How to Reduce Your Debt

Here’s your six-step action plan for getting your debt under control.

Millions of Canadians out there have paid off significant credit card debt. Now it’s your turn. In short, your get-out-of-debt goal is to assess, organize, attack, and then lather, rinse, repeat until those balances are down to $0.

Don’t worry, because we’re with you every step of the way.

Here’s your six-step action plan for getting your debt under control. Take it at your own pace, and check off each step with a thick-line Sharpie when you’re done. (Trust us, it’s satisfying.)

1. Stop using your cards.

The last thing you want to do with credit card debt is add to it. Take all your credit cards out of your wallet or purse and leave them at home — safely out-of-reach behind a major appliance, or trapped in an ice block in your freezer. (You may want to keep one for emergencies. And no, a really great sandal sale or a cool new Bluetooth-enabled gadget does not qualify as an emergency.)

2. Assess your debt-to-income ratio.

It’s time to face those debt demons and get a bird’s-eye view of where you stand. Some debts, like mortgages and student loans, are just part of life. But the other ones (credit cards, car loans — a.k.a. “bad debt”) can bring down your financial house of cards with an innocent sneeze. To calculate your debt-to-income (DTI) ratio, take your monthly debt payments all together (that includes your mortgage if you have one), multiply them by 12, then divide by your annual gross income (before taxes). That will give you a percentage.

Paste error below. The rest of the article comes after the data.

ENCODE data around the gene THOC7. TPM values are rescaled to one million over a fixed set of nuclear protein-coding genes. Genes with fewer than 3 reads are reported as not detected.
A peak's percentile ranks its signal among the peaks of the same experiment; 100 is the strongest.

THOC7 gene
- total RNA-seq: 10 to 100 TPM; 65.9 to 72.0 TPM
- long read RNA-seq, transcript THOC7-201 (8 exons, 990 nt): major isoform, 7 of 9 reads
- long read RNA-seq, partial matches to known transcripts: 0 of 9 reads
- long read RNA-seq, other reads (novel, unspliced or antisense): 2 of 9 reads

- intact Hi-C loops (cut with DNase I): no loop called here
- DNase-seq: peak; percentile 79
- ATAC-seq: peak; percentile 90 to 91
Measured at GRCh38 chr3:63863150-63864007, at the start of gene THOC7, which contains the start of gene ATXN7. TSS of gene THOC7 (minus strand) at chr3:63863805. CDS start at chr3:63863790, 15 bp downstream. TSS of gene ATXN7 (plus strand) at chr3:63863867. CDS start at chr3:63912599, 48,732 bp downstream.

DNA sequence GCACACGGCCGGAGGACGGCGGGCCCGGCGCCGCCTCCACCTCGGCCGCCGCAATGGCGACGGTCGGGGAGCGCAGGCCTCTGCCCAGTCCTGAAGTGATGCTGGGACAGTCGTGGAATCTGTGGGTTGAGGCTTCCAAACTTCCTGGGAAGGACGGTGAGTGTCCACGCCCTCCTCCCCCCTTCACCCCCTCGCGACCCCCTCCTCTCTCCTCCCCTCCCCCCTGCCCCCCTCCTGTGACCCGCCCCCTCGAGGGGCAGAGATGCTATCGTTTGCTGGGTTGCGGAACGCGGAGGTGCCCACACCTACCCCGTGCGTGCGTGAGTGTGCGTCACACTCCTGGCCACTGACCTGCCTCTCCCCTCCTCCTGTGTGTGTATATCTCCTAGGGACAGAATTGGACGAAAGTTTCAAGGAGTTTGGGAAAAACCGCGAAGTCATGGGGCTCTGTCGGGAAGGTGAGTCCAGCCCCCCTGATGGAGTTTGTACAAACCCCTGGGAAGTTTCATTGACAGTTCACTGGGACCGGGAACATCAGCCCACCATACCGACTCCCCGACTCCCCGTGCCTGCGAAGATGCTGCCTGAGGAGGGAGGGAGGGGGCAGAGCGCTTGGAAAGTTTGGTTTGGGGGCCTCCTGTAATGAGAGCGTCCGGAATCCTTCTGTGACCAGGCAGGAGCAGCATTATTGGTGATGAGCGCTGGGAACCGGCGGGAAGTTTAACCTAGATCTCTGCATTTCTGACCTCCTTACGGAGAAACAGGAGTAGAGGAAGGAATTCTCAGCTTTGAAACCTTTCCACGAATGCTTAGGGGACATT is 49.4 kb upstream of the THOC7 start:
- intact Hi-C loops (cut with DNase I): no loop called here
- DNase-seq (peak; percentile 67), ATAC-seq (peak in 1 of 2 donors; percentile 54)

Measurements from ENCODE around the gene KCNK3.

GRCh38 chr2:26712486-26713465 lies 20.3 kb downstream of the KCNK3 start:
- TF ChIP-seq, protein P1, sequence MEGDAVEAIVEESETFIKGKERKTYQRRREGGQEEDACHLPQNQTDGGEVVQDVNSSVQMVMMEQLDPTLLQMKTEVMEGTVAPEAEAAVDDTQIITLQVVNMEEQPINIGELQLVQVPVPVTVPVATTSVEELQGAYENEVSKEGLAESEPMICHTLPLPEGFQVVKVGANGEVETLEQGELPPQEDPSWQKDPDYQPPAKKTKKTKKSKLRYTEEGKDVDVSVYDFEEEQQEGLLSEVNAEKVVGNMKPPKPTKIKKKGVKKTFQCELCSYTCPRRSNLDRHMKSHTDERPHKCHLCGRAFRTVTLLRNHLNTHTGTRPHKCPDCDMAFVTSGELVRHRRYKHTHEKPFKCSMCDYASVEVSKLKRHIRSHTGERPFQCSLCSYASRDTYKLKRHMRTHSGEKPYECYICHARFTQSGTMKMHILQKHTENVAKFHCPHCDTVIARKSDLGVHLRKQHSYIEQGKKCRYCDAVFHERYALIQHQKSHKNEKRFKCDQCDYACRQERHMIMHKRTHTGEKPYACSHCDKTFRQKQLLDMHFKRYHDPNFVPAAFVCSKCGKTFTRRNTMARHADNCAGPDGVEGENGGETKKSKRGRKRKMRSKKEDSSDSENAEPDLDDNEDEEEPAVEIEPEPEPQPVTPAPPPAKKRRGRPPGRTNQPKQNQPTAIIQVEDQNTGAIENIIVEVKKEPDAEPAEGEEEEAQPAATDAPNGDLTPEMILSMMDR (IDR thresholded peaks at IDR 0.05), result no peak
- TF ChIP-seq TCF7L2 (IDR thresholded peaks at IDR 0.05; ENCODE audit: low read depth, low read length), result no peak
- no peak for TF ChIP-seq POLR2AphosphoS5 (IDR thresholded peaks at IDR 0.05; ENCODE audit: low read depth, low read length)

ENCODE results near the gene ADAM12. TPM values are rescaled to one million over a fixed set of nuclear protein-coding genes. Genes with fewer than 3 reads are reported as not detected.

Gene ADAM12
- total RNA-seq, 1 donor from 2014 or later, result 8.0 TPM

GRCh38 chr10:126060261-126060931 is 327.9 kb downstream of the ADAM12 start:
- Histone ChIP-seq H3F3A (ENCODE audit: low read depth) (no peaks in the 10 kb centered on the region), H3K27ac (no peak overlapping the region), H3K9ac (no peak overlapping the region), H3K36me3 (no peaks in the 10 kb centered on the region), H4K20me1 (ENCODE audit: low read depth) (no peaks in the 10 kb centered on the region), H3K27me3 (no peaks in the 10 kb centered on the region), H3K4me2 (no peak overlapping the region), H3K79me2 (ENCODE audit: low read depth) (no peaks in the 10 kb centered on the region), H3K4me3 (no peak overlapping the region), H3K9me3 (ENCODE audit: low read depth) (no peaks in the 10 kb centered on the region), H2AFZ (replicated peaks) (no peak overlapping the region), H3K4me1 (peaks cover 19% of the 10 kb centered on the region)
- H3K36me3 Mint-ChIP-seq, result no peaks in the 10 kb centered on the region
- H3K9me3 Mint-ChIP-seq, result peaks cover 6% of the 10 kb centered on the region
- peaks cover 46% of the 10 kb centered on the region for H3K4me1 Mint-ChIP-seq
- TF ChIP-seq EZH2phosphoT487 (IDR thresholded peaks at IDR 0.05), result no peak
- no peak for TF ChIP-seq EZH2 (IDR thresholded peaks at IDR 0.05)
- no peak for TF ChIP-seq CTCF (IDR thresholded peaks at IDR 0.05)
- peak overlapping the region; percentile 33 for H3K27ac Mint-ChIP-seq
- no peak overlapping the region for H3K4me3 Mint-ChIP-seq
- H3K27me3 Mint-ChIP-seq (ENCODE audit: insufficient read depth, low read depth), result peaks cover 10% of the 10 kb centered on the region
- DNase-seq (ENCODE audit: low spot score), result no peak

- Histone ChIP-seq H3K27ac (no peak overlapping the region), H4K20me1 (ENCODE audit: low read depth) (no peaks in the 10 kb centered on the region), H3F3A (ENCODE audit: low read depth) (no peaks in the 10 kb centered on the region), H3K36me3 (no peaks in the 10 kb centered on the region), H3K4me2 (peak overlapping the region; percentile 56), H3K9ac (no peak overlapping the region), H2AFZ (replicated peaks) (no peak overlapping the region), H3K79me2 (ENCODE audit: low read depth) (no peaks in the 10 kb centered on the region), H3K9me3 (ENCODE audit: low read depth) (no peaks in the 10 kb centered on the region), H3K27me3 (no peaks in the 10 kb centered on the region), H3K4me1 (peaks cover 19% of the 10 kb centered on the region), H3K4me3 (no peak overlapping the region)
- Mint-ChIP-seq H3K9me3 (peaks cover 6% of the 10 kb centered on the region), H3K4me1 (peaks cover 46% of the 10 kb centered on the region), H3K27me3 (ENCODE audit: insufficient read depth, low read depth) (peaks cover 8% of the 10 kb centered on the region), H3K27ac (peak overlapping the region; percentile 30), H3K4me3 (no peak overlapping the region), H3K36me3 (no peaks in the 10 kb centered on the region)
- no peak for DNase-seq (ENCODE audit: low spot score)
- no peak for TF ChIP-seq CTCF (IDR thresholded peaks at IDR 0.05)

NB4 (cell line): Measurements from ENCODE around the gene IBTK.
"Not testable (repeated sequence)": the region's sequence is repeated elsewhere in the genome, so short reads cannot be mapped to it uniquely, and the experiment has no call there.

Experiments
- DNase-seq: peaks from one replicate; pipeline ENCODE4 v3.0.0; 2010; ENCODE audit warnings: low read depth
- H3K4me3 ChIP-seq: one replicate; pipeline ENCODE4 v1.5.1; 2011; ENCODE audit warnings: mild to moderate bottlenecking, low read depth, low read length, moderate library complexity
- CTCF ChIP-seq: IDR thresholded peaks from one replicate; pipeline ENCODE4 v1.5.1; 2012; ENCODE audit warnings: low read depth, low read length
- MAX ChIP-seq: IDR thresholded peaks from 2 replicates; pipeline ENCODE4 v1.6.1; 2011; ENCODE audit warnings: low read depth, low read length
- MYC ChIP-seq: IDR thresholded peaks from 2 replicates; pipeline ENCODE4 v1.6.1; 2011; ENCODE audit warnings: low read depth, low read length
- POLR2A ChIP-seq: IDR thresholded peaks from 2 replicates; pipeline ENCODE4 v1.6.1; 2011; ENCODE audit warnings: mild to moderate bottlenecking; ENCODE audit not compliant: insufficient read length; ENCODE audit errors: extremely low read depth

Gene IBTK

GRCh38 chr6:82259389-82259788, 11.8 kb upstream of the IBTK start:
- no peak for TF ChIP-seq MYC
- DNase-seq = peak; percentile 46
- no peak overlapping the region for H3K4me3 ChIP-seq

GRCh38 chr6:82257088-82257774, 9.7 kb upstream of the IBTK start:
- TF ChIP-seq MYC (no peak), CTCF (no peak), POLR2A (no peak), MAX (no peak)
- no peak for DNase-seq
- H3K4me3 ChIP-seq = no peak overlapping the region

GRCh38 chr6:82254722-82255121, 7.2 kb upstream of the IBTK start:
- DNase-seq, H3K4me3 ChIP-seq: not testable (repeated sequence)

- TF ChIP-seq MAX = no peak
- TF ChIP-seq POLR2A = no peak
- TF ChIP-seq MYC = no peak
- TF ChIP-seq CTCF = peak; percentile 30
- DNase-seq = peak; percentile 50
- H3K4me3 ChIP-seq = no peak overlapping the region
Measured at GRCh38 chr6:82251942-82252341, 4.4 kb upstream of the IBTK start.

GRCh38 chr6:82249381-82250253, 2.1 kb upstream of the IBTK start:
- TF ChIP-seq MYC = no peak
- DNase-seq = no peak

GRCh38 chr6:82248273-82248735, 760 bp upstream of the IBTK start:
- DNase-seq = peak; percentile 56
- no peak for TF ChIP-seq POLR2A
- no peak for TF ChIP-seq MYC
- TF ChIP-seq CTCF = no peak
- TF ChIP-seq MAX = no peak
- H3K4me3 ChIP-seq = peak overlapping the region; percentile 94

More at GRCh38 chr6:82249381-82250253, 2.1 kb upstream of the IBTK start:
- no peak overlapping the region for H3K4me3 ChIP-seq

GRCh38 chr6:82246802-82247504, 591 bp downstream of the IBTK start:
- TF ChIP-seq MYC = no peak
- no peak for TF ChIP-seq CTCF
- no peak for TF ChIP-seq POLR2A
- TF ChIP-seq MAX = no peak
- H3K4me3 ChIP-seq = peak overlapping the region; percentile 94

If your DTI is at or below 35%, you’re in good, or very good, shape. Between 35% and 50% is acceptable, mainly if that’s loans like your mortgage or student loans. If your DTI is in this range, it’s worth starting to think about how you can bring it down a bit. If your DTI is above 50%, that’s the troublesome area. If you find yourself in that range, it’s time to take action.

3. Dig into the details.

Don’t just throw yourself at a mountain of debt without preparation. Knowing the dirty details about your enemy is half the battle in conquering credit card bills. How many cards do you have? What interest rates do they charge? Which have the highest balances? Are the payments flexible? Is the debt “secured” or “unsecured”? Get all of your information in one place so you can see what you’re actually dealing with.

4. Reduce your interest rates.

One phone call can save you thousands of dollars. Sounds like marketing hype, but it’s true. Getting your lender to lower your interest rate will fast-track your debt freedom plan. Sometimes lowering your interest rate can be as simple as a call to your lender. And the previous link includes a sample call script to help you make your sales pitch to your lender.

5. Plan your attack.

It’s time to form your battle plan. Pick a date. That’s when you’ll celebrate “Freedom From Debt Day.” When you have that date in mind, you can work backwards towards what you need to do between now and then to make sure you reach the goal line by that date.

6. Schedule a few (inexpensive) rewards.

Debt boot camp can get dull. Without a few treats along the way, you risk slipping back into old spending habits. Just like dieting rarely works if you never allow yourself to have the least little sweet treat, tightening the belt on your budget to work down debt is less workable if you don’t have some release valves along the way. So plan for having some (small!) splurges along the way to help keep you balanced and motivated.